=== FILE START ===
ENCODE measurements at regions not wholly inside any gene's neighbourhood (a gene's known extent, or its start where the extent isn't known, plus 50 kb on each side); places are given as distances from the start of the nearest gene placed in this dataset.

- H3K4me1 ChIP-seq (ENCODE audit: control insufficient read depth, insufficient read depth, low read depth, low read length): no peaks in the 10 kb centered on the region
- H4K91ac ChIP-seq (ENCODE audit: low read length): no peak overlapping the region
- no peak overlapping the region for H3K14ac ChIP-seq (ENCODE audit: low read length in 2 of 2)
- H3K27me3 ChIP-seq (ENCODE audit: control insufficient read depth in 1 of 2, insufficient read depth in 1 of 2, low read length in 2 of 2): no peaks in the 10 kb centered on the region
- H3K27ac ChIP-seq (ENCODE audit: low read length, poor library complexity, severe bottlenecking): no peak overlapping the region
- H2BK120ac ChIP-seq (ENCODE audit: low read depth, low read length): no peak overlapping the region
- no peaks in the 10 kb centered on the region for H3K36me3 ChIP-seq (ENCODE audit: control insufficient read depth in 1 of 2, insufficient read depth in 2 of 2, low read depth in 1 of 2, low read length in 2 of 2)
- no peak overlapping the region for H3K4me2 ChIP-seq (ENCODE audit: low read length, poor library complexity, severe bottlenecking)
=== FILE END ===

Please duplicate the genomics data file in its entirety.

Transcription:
ENCODE measurements at regions not wholly inside any gene's neighbourhood (a gene's known extent, or its start where the extent isn't known, plus 50 kb on each side); places are given as distances from the start of the nearest gene placed in this dataset.

- H3K4me1 ChIP-seq (ENCODE audit: control insufficient read depth, insufficient read depth, low read depth, low read length): no peaks in the 10 kb centered on the region
- H4K91ac ChIP-seq (ENCODE audit: low read length): no peak overlapping the region
- no peak overlapping the region for H3K14ac ChIP-seq (ENCODE audit: low read length in 2 of 2)
- H3K27me3 ChIP-seq (ENCODE audit: control insufficient read depth in 1 of 2, insufficient read depth in 1 of 2, low read length in 2 of 2): no peaks in the 10 kb centered on the region
- H3K27ac ChIP-seq (ENCODE audit: low read length, poor library complexity, severe bottlenecking): no peak overlapping the region
- H2BK120ac ChIP-seq (ENCODE audit: low read depth, low read length): no peak overlapping the region
- no peaks in the 10 kb centered on the region for H3K36me3 ChIP-seq (ENCODE audit: control insufficient read depth in 1 of 2, insufficient read depth in 2 of 2, low read depth in 1 of 2, low read length in 2 of 2)
- no peak overlapping the region for H3K4me2 ChIP-seq (ENCODE audit: low read length, poor library complexity, severe bottlenecking)